By Kerrie Smyres
Between social media posts about spa days and advertising from the $450 billion wellness industry, it can be tempting to dismiss self-care as expensive gluttony. Yet when you have a chronic illness like migraine, self-care is a necessity rather than a treat. Instead of lavish pampering, self-care, when you’re sick, tends toward practical, routine necessity. (Though everyone could use an indulgence from time to time!)
If self-care isn’t getting massages and facials while lounging on the beach in Hawaii, then what is it? Self-care is the simple act of listening to and attending to your needs in a way that you find restorative. Even the smallest acts can be self-care. If you love turning down the sheets on a neatly made bed, then making your bed every day is a form of self-care. If you crave a particular brand of coffee and it’s in your budget, then making a cup for yourself each day also qualifies.
Self-care doesn’t have to cost any money and it doesn’t have to take much time. The amount of time you spend is up to you—it can be taking an extra two minutes to lie in bed after your alarm goes off to gear yourself up for the day, a 10-minute phone call to a friend, a daylong hike, or anything in-between.
If you’re new to self-care and eager to get started, it’s tempting to jump in and try a variety of approaches all at once. That’s a great way to get burned out on self-care and decide it’s more work than it’s worth! You also won’t know which practice is helping you most. Instead, try one small thing to start. Choose something that’s both meaningful to you and manageable given your time constraints.
Here are some questions to ask yourself to help you find a mode of self-care that will be most comforting for you:
What’s your favorite part of the day? Identify the things you already do often and love, then make them a regular part of your day. By creating a ritual around an activity, you can transform it from mundane to self-care. This can be as simple as changing into your favorite pajamas early each evening or listening to your favorite song while stuck in traffic.
What is something you get to do occasionally that makes you feel restored? If coloring makes you smile, you can carve out a few minutes every day to color. Or if being in nature is a necessity for you, see if there’s a spot in your yard or a nearby park that you can spend some time in regularly.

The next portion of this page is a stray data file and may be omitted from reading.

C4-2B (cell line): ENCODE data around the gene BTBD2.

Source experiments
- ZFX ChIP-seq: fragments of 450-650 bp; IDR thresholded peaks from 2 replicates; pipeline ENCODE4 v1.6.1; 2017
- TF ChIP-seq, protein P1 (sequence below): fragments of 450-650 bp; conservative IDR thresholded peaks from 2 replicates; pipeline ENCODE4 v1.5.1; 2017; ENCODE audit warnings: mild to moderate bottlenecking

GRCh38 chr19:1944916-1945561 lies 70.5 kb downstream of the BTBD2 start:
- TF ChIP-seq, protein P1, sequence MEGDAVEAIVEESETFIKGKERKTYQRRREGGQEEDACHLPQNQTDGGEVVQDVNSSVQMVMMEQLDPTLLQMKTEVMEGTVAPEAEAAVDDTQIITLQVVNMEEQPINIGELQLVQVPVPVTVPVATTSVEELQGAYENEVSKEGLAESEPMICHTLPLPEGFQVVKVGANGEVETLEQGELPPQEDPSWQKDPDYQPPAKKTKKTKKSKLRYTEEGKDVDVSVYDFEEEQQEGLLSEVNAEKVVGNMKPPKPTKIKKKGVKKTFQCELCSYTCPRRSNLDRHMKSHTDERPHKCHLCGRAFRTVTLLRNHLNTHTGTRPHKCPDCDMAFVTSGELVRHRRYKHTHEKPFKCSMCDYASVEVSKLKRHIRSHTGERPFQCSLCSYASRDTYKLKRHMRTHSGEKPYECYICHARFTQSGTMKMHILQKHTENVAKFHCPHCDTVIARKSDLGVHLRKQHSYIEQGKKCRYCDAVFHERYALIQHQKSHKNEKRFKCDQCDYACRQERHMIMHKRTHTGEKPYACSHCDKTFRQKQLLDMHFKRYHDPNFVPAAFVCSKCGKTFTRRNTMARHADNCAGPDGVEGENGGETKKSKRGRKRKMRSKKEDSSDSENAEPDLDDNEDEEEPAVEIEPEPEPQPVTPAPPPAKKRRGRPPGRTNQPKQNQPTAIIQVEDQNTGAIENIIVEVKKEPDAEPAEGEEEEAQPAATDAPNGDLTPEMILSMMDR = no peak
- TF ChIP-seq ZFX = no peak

You may have things you love to do that don’t seem, at first, like they could become part of your everyday life. Those might just need a creative solution. For example, you may love dancing to live music, but avoid concerts because they are full of triggers. Can you get your fix by dancing in your living room?
What’s something you did as a kid that you’d love to do again? Climbing a tree, playing with Play-Doh, or riding a bike can all be forms of self-care. You might try one of those again and love it so much that you incorporate it into your life on a regular basis, or you might do it once and decide it’s not something you want to do again. Even trying novel activities is, in itself, a form of self-care. (And it’s good for your brain!)
What’s something you’ve always wanted to do but never tried? If you’ve wanted to try yoga, you can take a class or just learn a few stretches to do at home. (Check out YogaWithAdriene on YouTube.) You can pick up a new language in small increments through a free app like DuoLingo or Memrise, which stretches your brain and doesn’t take too much time each day. Maybe you dream of writing a book; while that kind of project could be more exhausting than it is relaxing, you can still flex your writing muscles by journaling for 10 minutes a day.
If you decide that trying something new is how you want to incorporate self-care, try to keep it simple to start—if getting yourself to weekly harp lessons and finding the time to practice is more stressful than it is relaxing, then it’s unlikely to feel like self-care.
What’s a migraine lifestyle change that you’d like to adopt? Self-care can also encompass all those things you know you should do to manage migraine, but may not prioritize, like getting enough sleep, eating healthy foods, and exercising. If you’re new to self-care, consider starting with a change that’s likely to have a positive impact on your life beyond migraine. You want self-care to be relaxing, not a chore that feels like drudgery in service of migraine.
Self-care is as individual as you are. It need not be elaborate or time-consuming, it just needs to be something that helps you find comfort and relaxation. And remember, if it’s not working, give something new a try!
Kerrie Smyres is a writer and patient advocate who has had chronic migraine for 30+ years. She is the founder of The Daily Headache and is a Migraine.com contributor. Kerrie is passionate about “translating” medical research into language patients can understand easily and writing candidly about life with chronic illness.